She reports not being the same woman on the way home, nor could she guess at the nature of her resynthesis to come. A major outcome was that the long suppression of her need to express herself in art was ending. Art would now come to her rescue. "Words are inadequate to describe the experiences," she says. They "…are not on the same plane as images." And images have rarely been utilized to the extent accomplished by the author. The first 18 drawings illustrate significant encounters experienced under LSD. They in turn became the vehicle for further work.

Subsequent assistance came through treatment by an analyst who had also been through the program. By utilizing hypnotherapy and her pen-and-ink drawings, Ms. Frances begins to realize that the experience was a kind of birth trauma, "the birth of parts of me that had been held back, parts I’d been afraid to know about and claim and that had tried to claw their way out of their dark places to breathe in the light." In a following section, "The Return Trip," she covers the deeper discoveries that the images contained and communicated—images of mortal combat on the psychic level and issues of relationship with her husband and to her heritage. On the heels of this phase, the author, through much pain, decided to end her marriage and return to the San Francisco area.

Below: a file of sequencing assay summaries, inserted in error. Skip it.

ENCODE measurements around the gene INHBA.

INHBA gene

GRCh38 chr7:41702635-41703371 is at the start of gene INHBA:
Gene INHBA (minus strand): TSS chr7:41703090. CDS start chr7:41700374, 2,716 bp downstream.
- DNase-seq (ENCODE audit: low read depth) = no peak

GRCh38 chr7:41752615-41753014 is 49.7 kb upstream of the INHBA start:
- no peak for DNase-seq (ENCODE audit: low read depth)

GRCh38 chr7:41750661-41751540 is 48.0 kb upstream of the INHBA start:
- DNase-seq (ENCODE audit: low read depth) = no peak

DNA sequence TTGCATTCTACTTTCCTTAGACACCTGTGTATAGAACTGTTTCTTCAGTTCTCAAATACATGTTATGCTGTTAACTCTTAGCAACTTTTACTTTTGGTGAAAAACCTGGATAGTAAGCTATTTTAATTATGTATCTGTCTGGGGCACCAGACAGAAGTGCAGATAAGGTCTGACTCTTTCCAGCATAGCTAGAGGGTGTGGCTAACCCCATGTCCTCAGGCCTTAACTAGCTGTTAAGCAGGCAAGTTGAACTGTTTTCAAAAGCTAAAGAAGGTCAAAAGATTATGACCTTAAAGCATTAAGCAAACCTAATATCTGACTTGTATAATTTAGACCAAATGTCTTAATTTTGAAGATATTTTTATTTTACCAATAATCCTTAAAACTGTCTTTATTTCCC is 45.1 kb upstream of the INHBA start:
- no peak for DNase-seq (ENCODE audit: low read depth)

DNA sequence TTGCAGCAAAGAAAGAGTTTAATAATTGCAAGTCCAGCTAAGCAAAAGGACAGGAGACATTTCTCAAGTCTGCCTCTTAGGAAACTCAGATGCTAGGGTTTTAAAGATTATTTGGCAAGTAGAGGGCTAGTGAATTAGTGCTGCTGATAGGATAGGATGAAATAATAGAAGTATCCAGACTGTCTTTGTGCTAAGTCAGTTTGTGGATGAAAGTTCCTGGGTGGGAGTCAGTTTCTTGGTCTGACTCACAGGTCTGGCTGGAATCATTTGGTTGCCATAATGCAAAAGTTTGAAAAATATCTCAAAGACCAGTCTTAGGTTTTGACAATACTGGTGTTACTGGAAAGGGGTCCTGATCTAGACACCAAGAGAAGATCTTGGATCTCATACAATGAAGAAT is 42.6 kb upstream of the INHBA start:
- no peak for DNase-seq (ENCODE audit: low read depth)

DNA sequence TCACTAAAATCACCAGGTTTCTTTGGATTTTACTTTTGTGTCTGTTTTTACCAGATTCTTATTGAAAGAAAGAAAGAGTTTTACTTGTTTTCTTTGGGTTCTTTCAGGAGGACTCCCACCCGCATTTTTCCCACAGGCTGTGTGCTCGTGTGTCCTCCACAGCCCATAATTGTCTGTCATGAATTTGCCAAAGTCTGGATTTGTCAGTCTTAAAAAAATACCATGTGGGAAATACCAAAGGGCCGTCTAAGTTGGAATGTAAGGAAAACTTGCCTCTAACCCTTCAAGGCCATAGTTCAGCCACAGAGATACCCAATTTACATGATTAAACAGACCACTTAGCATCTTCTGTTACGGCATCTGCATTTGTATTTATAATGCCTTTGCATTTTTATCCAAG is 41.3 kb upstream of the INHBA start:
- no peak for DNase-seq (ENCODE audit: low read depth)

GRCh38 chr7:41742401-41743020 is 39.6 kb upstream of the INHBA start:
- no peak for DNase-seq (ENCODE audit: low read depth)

The later sections of the book cover the death of her father and its impact in allowing a resolution of an important phase of her work that allowed her to open to a new deep and intimate relationship with a man. Ms. Frances views it as a real step forward in many aspects of healthy relatedness, but it too ended, the denouement resulting from alcohol which fueled a dangerous temper. The final drawings in the series represent a path of psychic resolution of the inner woman/artist with the loss of relationship. A striking element is presence of being chained in a number of the drawings, and finally unchained.